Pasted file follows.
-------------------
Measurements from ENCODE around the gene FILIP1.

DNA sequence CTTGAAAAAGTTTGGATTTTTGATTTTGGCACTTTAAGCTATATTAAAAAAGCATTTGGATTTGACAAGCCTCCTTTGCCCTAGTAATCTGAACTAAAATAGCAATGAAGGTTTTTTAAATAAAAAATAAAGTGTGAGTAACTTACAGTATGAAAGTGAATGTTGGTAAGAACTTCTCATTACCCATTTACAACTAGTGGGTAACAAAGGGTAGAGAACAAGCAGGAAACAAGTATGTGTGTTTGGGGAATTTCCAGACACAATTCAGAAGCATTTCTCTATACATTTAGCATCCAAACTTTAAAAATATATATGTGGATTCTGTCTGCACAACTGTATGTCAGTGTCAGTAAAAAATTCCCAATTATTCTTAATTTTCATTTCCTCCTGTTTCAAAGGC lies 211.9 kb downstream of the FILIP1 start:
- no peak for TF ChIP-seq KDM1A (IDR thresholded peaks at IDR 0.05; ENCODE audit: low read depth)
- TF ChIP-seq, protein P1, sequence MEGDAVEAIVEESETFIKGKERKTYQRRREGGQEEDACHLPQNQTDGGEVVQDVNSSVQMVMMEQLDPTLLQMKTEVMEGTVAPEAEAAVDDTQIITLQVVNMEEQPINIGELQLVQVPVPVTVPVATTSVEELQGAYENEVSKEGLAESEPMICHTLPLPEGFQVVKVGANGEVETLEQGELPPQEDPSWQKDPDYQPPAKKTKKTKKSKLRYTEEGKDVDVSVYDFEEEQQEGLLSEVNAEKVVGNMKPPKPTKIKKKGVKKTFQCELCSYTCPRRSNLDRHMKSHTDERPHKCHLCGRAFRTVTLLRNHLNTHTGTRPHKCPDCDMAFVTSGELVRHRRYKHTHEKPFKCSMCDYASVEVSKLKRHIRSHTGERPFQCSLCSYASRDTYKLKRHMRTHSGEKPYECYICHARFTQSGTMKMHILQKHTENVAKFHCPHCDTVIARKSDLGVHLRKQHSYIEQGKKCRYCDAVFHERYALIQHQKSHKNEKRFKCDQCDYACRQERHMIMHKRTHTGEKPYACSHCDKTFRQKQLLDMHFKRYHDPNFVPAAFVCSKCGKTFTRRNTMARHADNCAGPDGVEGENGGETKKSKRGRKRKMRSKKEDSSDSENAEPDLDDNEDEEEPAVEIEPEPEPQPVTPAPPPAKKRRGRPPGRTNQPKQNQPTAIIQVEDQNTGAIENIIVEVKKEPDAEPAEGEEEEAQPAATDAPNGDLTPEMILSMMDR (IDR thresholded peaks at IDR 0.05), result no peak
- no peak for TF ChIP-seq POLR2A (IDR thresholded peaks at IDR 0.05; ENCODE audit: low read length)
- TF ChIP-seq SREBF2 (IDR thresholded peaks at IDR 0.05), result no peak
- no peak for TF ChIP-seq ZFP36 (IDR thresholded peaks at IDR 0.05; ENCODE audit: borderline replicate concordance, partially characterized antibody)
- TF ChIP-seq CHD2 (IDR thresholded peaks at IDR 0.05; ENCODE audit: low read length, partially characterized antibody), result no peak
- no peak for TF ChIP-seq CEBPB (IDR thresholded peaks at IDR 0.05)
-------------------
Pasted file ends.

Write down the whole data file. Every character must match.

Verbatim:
Measurements from ENCODE around the gene FILIP1.

DNA sequence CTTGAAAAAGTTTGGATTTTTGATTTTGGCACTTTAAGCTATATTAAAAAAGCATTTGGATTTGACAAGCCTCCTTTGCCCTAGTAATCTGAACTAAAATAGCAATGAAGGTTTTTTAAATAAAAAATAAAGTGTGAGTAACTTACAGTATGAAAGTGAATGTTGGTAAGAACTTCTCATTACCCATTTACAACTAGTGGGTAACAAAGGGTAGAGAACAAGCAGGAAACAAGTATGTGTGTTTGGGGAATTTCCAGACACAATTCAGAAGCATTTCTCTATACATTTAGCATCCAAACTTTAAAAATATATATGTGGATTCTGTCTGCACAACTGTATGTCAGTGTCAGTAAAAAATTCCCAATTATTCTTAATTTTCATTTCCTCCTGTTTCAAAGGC lies 211.9 kb downstream of the FILIP1 start:
- no peak for TF ChIP-seq KDM1A (IDR thresholded peaks at IDR 0.05; ENCODE audit: low read depth)
- TF ChIP-seq, protein P1, sequence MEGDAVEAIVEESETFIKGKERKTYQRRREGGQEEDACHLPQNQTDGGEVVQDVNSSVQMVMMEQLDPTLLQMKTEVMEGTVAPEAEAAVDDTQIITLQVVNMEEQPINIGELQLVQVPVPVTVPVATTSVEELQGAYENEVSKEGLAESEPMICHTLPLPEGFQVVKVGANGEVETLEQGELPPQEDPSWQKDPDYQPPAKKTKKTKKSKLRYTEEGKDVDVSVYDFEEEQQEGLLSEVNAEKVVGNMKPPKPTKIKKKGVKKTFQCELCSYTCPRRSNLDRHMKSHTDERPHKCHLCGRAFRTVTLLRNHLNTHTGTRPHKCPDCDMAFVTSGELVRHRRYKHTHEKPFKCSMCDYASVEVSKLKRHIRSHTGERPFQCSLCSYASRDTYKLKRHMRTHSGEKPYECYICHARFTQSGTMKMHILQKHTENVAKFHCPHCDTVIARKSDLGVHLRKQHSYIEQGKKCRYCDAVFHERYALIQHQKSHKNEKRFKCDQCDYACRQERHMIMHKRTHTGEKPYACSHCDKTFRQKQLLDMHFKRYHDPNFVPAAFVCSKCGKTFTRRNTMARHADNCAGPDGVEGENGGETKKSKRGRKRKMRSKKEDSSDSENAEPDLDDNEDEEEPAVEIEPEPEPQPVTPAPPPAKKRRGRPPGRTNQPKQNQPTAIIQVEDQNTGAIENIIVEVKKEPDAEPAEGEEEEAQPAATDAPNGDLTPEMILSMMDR (IDR thresholded peaks at IDR 0.05), result no peak
- no peak for TF ChIP-seq POLR2A (IDR thresholded peaks at IDR 0.05; ENCODE audit: low read length)
- TF ChIP-seq SREBF2 (IDR thresholded peaks at IDR 0.05), result no peak
- no peak for TF ChIP-seq ZFP36 (IDR thresholded peaks at IDR 0.05; ENCODE audit: borderline replicate concordance, partially characterized antibody)
- TF ChIP-seq CHD2 (IDR thresholded peaks at IDR 0.05; ENCODE audit: low read length, partially characterized antibody), result no peak
- no peak for TF ChIP-seq CEBPB (IDR thresholded peaks at IDR 0.05)